Visa övriga...
    2010 (Engelska)Ingår i: Proceedings of the National Academy of Sciences of the United States of America, ISSN 0027-8424, E-ISSN 1091-6490, Vol. 107, nr 10, s. 4782-4787Artikel i tidskrift (Refereegranskat) Published
    Abstract [en]

    The ability of plants to adapt to changing light conditions depends on a protein kinase network in the chloroplast that leads to the reversible phosphorylation of key proteins in the photosynthetic membrane. Phosphorylation regulates, in a process called state transition, a profound reorganization of the electron transfer chain and remodeling of the thylakoid membranes. Phosphorylation governs the association of the mobile part of the light-harvesting antenna LHCII with either photosystem I or photosystem II. Recent work has identified the redox-regulated protein kinase STN7 as a major actor in state transitions, but the nature of the corresponding phosphatases remained unknown. Here we identify a phosphatase of Arabidopsis thaliana, called PPH1, which is specifically required for the dephosphorylation of light-harvesting complex II (LHCII). We show that this single phosphatase is largely responsible for the dephosphorylation of Lhcb1 and Lhcb2 but not of the photosystem II core proteins. PPH1, which belongs to the family of monomeric PP2C type phosphatases, is a chloroplast protein and is mainly associated with the stroma lamellae of the thylakoid membranes. We demonstrate that loss of PPH1 leads to an increase in the antenna size of photosystem I and to a strong impairment of state transitions. Thus phosphorylation and dephosphorylation of LHCII appear tobe specifically mediated by the kinase/phosphatase pair STN7 and PPH1. These two proteins emerge as key players in the adaptation of the photosynthetic apparatus to changes in light quality and quantity.

    Nyckelord
    Photosynthesis, PP2C phosphatases, thylakoid, plastid
    Nationell ämneskategori
    Medicin och hälsovetenskap
    Identifikatorer
    urn:nbn:se:liu:diva-54602 (URN)10.1073/pnas.0913810107 (DOI)000275368400053 ()
    Tillgänglig från: 2010-03-26 Skapad: 2010-03-26 Senast uppdaterad: 2017-12-12Bibliografiskt granskad
    3. Identification of a Photosystem II Phosphatase Involved in Light Acclimation in Arabidopsis
    Öppna denna publikation i ny flik eller fönster >>Identification of a Photosystem II Phosphatase Involved in Light Acclimation in Arabidopsis
    Visa övriga...
    2012 (Engelska)Ingår i: The Plant Cell, ISSN 1040-4651, E-ISSN 1532-298X, Vol. 24, nr 6, s. 2596-2609Artikel i tidskrift (Refereegranskat) Published
    Abstract [en]

    Reversible protein phosphorylation plays a major role in the rapid acclimation of the photosynthetic apparatus to changes in light. Two paralogous kinases phosphorylate subsets of thylakoid membrane proteins. STN7 phosphorylates LHCII, the light harvesting antenna of photosystem II (PSII), to balance the activity of the two photosystems through state transitions. STN8 which is mainly involved in phosphorylation of PSII influences folding of the thylakoid membranes and repair of PSII after photo-damage. The rapid reversibility of these acclimatory responses requires the action of protein phosphatases.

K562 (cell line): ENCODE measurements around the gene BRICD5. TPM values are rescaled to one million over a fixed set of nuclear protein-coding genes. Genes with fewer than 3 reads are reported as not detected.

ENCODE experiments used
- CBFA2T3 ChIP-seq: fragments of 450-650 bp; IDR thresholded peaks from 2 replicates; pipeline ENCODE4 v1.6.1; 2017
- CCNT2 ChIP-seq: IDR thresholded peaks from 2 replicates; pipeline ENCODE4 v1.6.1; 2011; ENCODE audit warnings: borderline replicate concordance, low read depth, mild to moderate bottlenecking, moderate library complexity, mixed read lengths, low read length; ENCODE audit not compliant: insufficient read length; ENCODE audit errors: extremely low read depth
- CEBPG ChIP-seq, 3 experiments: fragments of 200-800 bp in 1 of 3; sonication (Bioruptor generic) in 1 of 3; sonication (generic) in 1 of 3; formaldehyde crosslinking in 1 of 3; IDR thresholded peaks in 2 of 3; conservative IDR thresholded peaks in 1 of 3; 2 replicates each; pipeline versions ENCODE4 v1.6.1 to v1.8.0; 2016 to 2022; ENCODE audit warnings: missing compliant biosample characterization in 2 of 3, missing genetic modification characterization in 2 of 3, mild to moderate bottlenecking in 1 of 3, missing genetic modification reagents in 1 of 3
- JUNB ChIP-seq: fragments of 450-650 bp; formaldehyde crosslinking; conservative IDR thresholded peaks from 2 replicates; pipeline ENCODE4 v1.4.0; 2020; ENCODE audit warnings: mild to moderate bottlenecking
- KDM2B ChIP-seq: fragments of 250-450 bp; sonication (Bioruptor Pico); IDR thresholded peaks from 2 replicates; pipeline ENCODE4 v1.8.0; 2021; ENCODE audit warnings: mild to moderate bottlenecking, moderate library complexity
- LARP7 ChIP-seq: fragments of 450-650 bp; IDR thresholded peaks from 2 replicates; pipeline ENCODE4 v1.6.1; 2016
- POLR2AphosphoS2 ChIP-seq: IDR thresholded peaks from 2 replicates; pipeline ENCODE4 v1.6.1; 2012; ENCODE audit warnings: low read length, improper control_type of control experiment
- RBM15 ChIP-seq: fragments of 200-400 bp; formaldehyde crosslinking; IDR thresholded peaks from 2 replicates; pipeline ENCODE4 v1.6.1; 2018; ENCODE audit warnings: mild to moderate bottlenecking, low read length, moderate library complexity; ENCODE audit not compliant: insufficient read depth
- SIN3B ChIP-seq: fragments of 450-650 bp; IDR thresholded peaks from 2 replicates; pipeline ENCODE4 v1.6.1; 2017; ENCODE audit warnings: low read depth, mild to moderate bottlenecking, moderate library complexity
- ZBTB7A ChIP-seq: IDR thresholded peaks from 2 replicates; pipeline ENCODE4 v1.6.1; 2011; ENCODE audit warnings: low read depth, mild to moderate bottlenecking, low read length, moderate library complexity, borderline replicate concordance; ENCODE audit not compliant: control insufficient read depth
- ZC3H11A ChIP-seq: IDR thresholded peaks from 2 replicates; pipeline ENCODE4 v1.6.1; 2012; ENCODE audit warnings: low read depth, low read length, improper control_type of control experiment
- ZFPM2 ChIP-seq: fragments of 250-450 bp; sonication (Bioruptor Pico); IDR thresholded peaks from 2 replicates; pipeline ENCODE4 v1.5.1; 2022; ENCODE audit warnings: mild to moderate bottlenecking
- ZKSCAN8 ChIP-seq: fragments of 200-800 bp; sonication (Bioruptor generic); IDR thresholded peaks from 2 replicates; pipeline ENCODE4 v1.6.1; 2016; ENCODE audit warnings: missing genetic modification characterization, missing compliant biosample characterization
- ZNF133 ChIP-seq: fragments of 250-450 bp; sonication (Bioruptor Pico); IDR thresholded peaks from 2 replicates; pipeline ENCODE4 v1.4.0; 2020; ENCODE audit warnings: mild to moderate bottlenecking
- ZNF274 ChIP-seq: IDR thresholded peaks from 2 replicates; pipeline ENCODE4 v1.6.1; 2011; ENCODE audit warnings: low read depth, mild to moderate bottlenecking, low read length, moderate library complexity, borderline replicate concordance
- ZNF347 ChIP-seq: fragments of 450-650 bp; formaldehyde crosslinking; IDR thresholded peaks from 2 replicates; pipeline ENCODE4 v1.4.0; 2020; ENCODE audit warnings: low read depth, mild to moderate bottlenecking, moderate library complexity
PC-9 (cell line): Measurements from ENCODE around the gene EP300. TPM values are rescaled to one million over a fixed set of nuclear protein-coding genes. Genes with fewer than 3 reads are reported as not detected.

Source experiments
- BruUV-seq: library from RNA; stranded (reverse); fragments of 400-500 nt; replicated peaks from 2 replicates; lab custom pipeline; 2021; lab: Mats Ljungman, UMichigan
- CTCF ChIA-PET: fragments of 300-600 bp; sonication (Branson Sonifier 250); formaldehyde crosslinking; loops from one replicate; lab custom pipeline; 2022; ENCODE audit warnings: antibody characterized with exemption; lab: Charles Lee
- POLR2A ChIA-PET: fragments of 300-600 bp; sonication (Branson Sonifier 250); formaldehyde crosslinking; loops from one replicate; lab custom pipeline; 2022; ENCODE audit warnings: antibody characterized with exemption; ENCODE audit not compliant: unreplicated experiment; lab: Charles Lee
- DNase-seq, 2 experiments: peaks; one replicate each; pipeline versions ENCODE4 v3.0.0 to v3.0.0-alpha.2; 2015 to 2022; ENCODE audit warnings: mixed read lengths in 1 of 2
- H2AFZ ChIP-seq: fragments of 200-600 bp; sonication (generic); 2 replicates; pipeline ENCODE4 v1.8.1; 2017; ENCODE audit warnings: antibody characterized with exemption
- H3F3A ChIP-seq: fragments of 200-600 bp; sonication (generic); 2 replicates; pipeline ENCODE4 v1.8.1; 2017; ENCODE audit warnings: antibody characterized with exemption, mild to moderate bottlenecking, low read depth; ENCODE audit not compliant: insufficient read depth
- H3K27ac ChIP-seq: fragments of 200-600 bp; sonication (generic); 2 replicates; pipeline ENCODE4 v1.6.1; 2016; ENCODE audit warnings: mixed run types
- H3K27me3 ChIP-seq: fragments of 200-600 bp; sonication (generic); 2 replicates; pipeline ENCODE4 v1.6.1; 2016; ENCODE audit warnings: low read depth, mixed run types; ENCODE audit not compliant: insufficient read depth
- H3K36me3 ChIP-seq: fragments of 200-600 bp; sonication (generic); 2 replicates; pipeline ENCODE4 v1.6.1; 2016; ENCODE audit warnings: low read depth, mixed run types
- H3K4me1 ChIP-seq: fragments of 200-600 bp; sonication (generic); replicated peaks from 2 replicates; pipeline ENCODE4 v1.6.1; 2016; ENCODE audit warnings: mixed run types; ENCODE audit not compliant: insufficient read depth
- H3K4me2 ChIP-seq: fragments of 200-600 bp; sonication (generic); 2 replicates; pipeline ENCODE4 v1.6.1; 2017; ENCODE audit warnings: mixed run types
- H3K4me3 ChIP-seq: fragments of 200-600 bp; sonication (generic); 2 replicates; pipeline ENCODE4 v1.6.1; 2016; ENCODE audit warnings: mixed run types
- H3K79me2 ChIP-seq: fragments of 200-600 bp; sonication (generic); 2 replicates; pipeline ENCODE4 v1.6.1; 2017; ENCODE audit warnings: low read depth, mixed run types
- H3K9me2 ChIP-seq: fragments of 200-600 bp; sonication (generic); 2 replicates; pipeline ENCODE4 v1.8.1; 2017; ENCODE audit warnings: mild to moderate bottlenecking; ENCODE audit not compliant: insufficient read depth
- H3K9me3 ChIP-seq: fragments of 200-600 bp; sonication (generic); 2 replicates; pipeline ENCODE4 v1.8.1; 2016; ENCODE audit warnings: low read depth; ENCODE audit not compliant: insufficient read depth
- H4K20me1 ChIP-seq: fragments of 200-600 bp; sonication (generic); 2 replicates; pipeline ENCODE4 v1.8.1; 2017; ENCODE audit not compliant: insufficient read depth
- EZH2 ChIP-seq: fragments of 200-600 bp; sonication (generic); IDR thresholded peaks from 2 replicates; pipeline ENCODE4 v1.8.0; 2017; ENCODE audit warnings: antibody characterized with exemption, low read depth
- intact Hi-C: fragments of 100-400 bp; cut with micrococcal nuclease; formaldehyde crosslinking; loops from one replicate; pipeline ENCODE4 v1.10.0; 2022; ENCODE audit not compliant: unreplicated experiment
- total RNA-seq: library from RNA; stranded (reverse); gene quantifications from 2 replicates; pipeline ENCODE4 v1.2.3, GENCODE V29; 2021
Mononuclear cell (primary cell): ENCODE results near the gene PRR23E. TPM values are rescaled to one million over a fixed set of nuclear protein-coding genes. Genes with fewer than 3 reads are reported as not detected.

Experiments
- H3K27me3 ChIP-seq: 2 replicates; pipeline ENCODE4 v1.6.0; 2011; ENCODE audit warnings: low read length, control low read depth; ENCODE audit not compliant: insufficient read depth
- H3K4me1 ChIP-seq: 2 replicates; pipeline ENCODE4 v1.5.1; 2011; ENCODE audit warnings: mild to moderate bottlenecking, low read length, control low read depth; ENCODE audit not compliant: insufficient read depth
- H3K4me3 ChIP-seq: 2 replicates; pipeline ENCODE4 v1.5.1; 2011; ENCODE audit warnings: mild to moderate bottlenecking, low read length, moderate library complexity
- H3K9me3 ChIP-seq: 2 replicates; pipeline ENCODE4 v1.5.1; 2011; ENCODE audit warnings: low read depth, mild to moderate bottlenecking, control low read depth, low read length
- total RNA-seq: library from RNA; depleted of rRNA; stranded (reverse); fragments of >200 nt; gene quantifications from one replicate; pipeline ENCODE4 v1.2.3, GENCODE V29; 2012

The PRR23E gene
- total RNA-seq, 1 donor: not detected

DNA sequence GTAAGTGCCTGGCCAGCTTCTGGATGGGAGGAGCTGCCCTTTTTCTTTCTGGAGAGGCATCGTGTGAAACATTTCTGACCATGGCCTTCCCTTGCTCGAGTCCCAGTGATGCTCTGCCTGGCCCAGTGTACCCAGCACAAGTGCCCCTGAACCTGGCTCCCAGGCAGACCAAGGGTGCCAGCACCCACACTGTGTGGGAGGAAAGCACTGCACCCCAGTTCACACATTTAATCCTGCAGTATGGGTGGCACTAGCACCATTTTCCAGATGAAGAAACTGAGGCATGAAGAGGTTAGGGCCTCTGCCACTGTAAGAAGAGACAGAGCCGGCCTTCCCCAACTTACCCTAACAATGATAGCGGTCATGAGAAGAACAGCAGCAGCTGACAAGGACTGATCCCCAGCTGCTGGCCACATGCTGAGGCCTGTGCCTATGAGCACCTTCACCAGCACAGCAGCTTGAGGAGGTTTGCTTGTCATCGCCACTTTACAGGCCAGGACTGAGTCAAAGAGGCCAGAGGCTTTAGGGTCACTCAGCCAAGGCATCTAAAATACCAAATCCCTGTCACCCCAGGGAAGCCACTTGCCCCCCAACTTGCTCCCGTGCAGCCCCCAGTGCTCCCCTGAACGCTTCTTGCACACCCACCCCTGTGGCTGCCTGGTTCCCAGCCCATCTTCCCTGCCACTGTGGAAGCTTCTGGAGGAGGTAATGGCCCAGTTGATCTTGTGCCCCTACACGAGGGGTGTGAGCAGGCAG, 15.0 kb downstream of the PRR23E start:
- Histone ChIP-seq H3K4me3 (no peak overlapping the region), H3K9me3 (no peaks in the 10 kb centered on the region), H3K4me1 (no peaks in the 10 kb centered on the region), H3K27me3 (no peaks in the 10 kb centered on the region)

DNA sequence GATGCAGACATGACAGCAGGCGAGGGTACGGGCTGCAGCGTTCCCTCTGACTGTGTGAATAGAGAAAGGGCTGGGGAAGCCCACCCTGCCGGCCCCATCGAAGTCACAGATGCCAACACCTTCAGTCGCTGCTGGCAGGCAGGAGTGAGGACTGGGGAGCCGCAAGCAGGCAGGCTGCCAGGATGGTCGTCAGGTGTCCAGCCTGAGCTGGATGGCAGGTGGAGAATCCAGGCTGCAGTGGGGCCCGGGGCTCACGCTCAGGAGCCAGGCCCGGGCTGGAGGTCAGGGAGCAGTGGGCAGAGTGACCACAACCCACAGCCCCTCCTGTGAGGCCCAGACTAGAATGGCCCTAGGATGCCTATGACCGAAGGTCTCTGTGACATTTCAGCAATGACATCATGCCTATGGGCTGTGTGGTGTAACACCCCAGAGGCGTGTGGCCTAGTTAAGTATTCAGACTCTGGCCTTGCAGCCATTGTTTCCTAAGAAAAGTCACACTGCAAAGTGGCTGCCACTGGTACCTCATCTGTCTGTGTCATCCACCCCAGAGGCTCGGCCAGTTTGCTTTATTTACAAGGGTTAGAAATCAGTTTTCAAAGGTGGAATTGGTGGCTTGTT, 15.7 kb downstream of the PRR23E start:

In a reverse genetic screen we have identified the chloroplast PP2C phosphatase, PBCP (PHOTOSYSTEM II CORE PHOSPHATASE), which is required for efficient dephosphorylation of PSII. Its targets identified by immunoblotting and mass spectrometry largely coincide with those of the kinase STN8. The recombinant phosphatase is active in vitro on a synthetic substrate or on isolated thylakoids. Thylakoid folding and degradation of D1 after photo-damage are affected in the absence of PBCP, while its over-expression alters the kinetics of state transitions. PBCP and STN8 form an antagonistic kinase and phosphatase pair whose substrate specificity and physiological function are distinct from those of STN7 and the counteracting phosphatase PPH1 (TAP38), but their activities may overlap to some degree.

    Nationell ämneskategori
    Naturvetenskap
    Identifikatorer
    urn:nbn:se:liu:diva-76725 (URN)10.3410/f.717847818.793153384 (DOI)000306919300027 ()
    Anmärkning

    On the day of the defence date the title of the article was The role of PHOTOSYSTEM II CORE PHOSPHATASE in light acclimation of photosynthesis in Arabidopsis.

    Funding agencies|SystemsX.ch (RTD Plant Growth in a Changing Environment)||Swiss National Foundation|3100AO-11771231003A_133089/1|FP7 Marie-Curie Initial Training Network (ITN) COSI|ITN 2008 GA 215-174|EMBO postdoctoral fellowship||Swedish Research Council|2008-5490|

    Tillgänglig från: 2012-04-18 Skapad: 2012-04-18 Senast uppdaterad: 2017-12-07Bibliografiskt granskad
    4. Phosphoproteomics of Arabidopsis chloroplasts reveals involvement of the STN7 kinase in phosphorylation of nucleoid protein pTAC16
    Öppna denna publikation i ny flik eller fönster >>Phosphoproteomics of Arabidopsis chloroplasts reveals involvement of the STN7 kinase in phosphorylation of nucleoid protein pTAC16
    2012 (Engelska)Ingår i: FEBS Letters, ISSN 0014-5793, E-ISSN 1873-3468, Vol. 586, nr 9, s. 1265-1271Artikel i tidskrift (Refereegranskat) Published
    Abstract [en]

    Light-regulated protein kinases STN7 and STN8 phosphorylate thylakoid membrane proteins and also affect expression of several chloroplast proteins via yet unknown mechanisms. Comparative phosphoproteomics of acetic acid protein extracts of chloroplasts from Arabidopsis thaliana wild type, stn7, stn8 and stn7stn8 mutants yielded two previously unknown findings: (i) neither STN7 nor STN8 kinase was required for phosphorylation of Ser-48 in Lhcb1.1–1.3 proteins; and (ii) phosphorylation of Thr-451 in pTAC16 protein was STN7-dependent. pTAC16 was found distributed between thylakoids and nucleoid. Its knockout did not affect the nucleoid protein composition and the Thr-451 phosphorylated protein was excluded from the nucleoid. Thr-451 of pTAC16 is conserved in all studied plants and its phosphorylation may regulate membrane-anchoring functions of the nucleoid.